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Go Marcy Kaptur

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Touch the Soil News #799 (Feature photo courtesy of Marcy Kaptur) Never heard of Marcy Kaptur? Well, most folks have not. However, Marcy holds the distinction of being the longest running woman representative in the U.S. House of Representatives. In office since 1983 (34 years), Marcy is introducing a new kind of agricultural bill. Called the Urban Agriculture Production Act of 2017 (H.R. Bill #3699), the Bill intends to help create the next generation of local, urban farmers and food producers. At the heart of the legislation is to attack the food-security erosion in much of America – often found in what is termed “food deserts”. As a preface to…

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Seeds of Change

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Touch the Soil News #760 (feature photo – Downtown New York – Alex Proimos CC SA 2.0) The history of New York City is the epitome of paving and urbanizing farmland. Since its founding in 1624, New York City and its surrounding metro areas have grown. Today, New York City proper has a population of 8.5 million people. The larger New York City metropolitan area has 23.7 million people. Originally, New York was the lands of the Algonquain Indians, which sold the island of Manhattan in 1626 to Peter Minuit. Minuit was charged with building of the New Netherland for the Dutch. A few days ago, New York councilman -…

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Is Shipping Container Farming for You?

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Touch the Soil News #711 (photo courtesy of Alescalife) Chinese startup Alescalife is promoting shipping container farming. Their business model is to create and sell what they call the EDN (Every Day Nutrition). They refer to the EDN as the all-in-one solution optimized for growers of every size. Alescalife boasts that its shipping container farms can be operated by one person working about 2 hours a day. The farm comes with a one-year guarantee. The company does not publish a price. Alescalife recently came into the news because of the enormous agricultural problems China has. Estimates are that one fifth of farmland in China is compromised by chemicals and toxins.…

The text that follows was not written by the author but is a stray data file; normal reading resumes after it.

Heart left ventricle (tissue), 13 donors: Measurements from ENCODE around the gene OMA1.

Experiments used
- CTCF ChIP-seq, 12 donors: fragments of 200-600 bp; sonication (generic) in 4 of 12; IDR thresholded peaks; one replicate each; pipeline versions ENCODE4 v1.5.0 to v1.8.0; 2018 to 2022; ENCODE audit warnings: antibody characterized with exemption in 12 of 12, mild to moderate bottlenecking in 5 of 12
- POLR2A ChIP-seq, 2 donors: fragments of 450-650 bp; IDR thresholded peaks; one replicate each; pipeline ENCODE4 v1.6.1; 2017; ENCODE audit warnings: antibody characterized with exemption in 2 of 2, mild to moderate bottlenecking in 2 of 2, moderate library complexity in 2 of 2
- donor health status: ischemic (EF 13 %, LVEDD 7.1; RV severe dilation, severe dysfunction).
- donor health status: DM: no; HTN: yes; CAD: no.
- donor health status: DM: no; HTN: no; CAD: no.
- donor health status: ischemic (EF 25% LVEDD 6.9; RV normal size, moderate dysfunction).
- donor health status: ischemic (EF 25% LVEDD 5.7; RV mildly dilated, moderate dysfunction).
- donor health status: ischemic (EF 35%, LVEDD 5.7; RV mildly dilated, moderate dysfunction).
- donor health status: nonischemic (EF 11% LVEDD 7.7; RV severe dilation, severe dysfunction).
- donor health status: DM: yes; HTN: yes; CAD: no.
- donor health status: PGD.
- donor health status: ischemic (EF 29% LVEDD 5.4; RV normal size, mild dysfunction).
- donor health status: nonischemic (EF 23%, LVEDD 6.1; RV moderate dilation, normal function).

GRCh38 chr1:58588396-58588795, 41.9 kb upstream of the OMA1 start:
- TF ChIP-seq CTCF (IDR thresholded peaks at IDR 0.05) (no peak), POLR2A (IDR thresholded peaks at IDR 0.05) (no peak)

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Kelp4Less News – Discovering the Mega-Trends for You

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Touch the Soil News #707 (photo – Kelp4Less News Editor Benjamin Gisin) For those of you familiar with our news postings, you know we cut a broad swath as relates to happenings in the food chain. We are now well into our third year of publishing the “News” page. During this time, we are keen to discover trends. Following are three (3) mega-trends we see unfolding that may have relevance to what you are doing: Food tremors (when things go wrong in the food chain) are increasing in size and number. There are two main reasons for this. 1) The financial world has pushed the industrial food chain into a…

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Far Reaching Concepts

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Touch the Soil News #670 (photos courtesy of Sasaki) International architecture firm Sasaki, with offices in Boston, Massachusetts and Shanghai, China is looking to re-invent food and cities in a big way. The firm just unveiled plans for a 250 acre urban farm to be integrated into the city of Shanghai, China. Shanghai is the world’s largest metropolitan area of over 35 million people. This urban farm is intended to integrate the latest vertical and urban farming technologies. There will be algae farms, floating greenhouses, vertical walls and seed libraries. Farming models will include hydroponics and aquaponics (includes fish). The project, when completed, is intended to produce enough food for…

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A Long Shot At Rethinking America